Standen and the history of electricity in the Victorian home

A Victorian lightbulb in Standen House

Standen was one of the first houses in the country to be built with electricity in the plans from the beginning. But in the late nineteenth century, electricity was a strange and mysterious force which few understood but many believed could be dangerous. It was not obvious that everyone would want it in their house. Why, then, did the Beales decide on electricity when designing their new home? And how did this fit into the national story of domestic electrification unfolding at this time around the country?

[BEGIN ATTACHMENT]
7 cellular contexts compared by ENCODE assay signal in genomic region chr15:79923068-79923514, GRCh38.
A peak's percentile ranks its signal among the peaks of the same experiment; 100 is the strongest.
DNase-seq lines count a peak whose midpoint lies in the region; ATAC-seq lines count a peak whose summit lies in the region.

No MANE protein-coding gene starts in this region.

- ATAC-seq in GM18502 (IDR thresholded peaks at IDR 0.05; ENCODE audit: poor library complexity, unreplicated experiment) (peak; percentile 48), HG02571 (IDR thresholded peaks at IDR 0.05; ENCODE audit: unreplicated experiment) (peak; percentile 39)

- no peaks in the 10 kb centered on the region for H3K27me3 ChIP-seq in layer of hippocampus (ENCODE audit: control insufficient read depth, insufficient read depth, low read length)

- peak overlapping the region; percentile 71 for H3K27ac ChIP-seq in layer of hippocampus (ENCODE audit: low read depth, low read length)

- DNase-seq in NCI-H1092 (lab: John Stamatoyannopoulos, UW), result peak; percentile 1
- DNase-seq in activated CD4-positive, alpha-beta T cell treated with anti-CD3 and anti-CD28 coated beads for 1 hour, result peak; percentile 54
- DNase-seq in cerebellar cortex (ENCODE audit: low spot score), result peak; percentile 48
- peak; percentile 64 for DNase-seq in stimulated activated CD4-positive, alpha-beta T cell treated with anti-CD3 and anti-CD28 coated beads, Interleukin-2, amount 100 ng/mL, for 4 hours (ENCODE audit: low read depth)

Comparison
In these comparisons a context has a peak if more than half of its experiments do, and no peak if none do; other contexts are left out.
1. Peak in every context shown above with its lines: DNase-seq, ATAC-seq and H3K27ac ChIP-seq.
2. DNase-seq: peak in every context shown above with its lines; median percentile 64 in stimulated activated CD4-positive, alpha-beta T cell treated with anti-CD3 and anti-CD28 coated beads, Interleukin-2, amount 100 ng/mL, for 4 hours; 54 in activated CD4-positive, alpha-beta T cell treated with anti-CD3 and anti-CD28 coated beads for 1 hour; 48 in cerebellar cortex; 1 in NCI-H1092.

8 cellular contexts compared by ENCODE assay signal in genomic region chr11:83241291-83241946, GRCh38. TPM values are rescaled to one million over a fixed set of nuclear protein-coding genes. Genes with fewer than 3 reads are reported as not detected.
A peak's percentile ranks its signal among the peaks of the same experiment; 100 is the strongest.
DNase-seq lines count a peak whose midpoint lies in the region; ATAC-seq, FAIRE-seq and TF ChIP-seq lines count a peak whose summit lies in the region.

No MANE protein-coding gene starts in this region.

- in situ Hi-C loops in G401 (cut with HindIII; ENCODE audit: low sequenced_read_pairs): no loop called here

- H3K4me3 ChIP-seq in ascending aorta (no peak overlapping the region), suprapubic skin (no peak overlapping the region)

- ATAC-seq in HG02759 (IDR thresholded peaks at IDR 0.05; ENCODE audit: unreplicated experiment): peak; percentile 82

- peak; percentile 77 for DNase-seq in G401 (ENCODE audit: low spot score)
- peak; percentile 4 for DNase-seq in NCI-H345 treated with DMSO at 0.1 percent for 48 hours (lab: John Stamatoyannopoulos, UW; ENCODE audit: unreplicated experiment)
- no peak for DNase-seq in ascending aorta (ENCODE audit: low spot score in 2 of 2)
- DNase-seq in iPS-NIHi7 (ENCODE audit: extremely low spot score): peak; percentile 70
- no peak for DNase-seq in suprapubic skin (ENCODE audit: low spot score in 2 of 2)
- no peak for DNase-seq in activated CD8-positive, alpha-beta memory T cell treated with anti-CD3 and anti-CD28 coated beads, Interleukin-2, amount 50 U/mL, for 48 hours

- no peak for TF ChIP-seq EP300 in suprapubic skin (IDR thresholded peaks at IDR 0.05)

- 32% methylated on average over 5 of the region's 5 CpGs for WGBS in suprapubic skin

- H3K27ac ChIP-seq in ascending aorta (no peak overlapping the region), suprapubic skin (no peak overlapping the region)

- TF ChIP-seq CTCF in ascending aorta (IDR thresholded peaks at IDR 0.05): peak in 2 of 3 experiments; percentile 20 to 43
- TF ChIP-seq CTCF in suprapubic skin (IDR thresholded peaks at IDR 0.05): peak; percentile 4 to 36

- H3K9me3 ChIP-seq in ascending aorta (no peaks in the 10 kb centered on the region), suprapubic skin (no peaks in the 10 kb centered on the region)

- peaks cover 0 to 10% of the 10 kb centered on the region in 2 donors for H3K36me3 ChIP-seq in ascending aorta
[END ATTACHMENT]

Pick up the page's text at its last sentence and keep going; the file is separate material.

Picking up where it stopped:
On 14 April, Dr Michael Kay from the University of Leeds will be addressing these questions, as well as sketching out the hopes and fears surrounding electrification in the Victorian period, and highlighting the importance of Standen within this broader historical narrative.
Kay is the project researcher on ‘Electrifying the Country House’, a University of Leeds project producing educational visitor resources for Standen as well as two other country houses (Cragside, near Rothbury and Lotherton Hall, Leeds). This talk will showcase some of the materials which will be used to bring to life this fascinating topic. For more information please visit 
The evening will begin at 6.15pm, where coffee will be served in the Barn Café, and the talk will cost £5 per person. 
To give you a flavour of some of the themes in this talk, please visit the links below.